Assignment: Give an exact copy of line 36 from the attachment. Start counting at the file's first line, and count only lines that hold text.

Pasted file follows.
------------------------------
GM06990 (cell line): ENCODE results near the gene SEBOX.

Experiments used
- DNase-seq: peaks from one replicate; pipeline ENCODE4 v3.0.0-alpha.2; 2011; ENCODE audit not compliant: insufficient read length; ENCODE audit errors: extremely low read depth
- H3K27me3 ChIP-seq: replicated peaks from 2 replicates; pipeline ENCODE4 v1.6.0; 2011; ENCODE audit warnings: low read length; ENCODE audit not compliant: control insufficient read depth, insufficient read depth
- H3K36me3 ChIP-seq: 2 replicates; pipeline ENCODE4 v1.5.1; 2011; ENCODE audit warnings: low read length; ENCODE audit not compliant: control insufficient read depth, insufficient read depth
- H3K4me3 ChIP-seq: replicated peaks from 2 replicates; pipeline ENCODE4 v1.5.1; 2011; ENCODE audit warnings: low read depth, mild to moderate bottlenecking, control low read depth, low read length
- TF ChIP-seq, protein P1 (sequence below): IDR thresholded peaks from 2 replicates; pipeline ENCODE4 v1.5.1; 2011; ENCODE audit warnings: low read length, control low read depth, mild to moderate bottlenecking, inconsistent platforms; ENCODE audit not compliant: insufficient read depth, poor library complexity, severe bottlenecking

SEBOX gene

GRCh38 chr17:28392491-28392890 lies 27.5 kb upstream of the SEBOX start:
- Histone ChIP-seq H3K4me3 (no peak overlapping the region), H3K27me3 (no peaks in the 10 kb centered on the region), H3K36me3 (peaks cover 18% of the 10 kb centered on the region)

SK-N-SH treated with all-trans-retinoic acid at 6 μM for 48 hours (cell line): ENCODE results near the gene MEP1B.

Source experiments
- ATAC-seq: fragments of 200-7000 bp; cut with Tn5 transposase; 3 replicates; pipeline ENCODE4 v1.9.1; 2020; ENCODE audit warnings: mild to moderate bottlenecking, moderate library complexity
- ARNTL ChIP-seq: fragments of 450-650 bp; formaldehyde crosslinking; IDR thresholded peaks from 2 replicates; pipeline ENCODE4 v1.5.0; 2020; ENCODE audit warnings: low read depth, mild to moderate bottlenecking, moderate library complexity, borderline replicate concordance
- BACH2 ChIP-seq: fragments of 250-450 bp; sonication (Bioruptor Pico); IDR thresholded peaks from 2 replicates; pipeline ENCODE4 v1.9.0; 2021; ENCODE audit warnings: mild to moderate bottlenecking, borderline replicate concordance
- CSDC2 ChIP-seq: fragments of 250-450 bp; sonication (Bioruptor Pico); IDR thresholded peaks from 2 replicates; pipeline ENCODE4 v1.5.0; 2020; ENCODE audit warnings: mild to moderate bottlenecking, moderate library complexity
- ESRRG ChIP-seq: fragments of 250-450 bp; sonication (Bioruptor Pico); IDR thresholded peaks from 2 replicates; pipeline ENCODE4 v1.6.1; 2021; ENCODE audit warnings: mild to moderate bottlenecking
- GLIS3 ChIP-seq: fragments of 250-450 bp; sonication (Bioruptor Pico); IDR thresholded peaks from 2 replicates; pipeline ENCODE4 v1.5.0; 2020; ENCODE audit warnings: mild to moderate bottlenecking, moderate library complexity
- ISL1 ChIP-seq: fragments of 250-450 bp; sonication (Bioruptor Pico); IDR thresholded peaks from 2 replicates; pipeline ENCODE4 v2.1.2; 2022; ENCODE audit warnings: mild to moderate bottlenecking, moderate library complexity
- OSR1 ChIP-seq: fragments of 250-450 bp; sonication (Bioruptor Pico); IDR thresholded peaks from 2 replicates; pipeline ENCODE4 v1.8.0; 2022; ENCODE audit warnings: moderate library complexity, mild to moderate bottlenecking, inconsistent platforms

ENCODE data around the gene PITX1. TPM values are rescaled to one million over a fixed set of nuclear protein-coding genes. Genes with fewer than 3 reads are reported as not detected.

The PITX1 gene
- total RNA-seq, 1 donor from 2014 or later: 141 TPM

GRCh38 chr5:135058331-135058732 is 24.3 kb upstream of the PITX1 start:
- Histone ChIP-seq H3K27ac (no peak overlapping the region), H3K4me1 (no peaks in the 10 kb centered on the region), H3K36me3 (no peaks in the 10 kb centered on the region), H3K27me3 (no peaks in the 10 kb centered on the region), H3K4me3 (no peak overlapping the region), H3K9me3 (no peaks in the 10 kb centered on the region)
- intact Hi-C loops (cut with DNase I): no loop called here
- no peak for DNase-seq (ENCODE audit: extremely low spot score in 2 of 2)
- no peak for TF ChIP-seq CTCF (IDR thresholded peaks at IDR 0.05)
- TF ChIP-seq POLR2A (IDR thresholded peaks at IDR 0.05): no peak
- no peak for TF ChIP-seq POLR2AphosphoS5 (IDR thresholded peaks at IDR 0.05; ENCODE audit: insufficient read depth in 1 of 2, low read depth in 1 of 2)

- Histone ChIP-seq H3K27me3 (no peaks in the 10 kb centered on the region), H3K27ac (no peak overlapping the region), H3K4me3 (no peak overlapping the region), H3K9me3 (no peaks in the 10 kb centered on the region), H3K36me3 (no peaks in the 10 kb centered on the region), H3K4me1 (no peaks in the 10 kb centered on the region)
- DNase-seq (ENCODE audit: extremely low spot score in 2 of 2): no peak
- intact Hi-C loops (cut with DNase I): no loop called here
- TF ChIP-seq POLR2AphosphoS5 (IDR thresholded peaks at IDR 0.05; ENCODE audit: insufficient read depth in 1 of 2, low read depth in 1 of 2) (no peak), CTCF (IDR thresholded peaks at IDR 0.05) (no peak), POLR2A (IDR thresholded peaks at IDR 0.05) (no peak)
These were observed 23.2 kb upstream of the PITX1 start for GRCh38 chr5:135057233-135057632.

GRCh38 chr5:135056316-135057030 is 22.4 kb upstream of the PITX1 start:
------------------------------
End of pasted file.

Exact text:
GRCh38 chr5:135056316-135057030 is 22.4 kb upstream of the PITX1 start: